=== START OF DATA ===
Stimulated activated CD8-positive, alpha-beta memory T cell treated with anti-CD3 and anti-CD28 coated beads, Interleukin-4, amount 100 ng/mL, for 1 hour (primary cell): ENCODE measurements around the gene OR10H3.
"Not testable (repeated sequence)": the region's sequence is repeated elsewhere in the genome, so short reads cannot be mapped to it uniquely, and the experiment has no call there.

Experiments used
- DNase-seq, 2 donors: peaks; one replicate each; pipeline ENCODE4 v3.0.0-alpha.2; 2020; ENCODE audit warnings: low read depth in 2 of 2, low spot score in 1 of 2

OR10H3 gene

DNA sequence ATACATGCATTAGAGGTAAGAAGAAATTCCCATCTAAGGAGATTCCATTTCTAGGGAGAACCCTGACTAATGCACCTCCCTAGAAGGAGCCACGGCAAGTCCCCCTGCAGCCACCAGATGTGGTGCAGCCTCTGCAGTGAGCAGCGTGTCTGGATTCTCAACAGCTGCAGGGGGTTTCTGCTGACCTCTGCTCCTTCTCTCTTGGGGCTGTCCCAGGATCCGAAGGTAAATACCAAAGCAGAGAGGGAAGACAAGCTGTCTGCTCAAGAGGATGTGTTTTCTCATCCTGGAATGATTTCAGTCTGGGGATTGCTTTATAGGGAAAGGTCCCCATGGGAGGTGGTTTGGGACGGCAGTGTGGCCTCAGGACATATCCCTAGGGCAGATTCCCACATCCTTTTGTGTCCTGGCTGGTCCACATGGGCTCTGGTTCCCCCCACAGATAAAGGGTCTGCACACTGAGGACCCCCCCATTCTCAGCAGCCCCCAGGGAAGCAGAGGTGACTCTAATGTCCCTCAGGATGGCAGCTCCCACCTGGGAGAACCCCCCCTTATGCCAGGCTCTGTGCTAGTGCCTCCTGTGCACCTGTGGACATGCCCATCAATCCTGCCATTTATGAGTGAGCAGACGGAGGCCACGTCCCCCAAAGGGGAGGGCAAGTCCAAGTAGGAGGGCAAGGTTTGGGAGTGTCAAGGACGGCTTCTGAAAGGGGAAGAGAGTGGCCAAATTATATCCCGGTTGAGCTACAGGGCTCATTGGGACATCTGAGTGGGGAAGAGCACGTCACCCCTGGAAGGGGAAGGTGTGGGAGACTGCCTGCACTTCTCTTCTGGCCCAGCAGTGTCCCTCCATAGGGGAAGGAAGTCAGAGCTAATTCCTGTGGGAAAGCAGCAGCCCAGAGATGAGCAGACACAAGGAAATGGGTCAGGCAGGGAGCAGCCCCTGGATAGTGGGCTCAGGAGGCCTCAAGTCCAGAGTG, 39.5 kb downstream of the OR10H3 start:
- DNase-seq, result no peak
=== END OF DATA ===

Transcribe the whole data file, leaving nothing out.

Stimulated activated CD8-positive, alpha-beta memory T cell treated with anti-CD3 and anti-CD28 coated beads, Interleukin-4, amount 100 ng/mL, for 1 hour (primary cell): ENCODE measurements around the gene OR10H3.
"Not testable (repeated sequence)": the region's sequence is repeated elsewhere in the genome, so short reads cannot be mapped to it uniquely, and the experiment has no call there.

Experiments used
- DNase-seq, 2 donors: peaks; one replicate each; pipeline ENCODE4 v3.0.0-alpha.2; 2020; ENCODE audit warnings: low read depth in 2 of 2, low spot score in 1 of 2

OR10H3 gene

DNA sequence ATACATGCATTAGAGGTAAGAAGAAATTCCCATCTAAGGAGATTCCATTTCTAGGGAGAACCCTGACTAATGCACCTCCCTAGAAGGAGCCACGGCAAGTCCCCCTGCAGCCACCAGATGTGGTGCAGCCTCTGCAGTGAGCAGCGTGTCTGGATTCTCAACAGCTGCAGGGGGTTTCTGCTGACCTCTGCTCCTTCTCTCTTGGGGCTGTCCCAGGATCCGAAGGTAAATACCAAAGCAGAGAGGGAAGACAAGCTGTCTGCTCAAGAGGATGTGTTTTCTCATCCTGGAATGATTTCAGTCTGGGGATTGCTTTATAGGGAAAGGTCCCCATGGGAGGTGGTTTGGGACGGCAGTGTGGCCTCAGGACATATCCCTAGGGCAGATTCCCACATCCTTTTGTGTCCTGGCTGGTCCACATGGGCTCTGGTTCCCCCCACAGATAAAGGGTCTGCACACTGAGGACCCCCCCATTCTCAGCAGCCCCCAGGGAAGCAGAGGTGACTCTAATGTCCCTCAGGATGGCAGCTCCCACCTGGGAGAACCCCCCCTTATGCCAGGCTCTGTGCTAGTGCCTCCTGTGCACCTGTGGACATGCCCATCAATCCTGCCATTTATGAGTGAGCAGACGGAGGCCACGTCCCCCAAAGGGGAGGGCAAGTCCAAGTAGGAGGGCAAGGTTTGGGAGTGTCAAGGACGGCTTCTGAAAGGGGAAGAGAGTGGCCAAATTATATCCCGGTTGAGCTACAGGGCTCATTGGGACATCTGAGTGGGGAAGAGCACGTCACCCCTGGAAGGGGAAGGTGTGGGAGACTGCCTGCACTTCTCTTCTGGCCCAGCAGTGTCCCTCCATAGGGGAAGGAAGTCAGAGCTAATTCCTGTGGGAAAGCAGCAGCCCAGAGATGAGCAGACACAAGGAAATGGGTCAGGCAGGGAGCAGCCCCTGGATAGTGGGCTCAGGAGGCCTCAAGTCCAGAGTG, 39.5 kb downstream of the OR10H3 start:
- DNase-seq, result no peak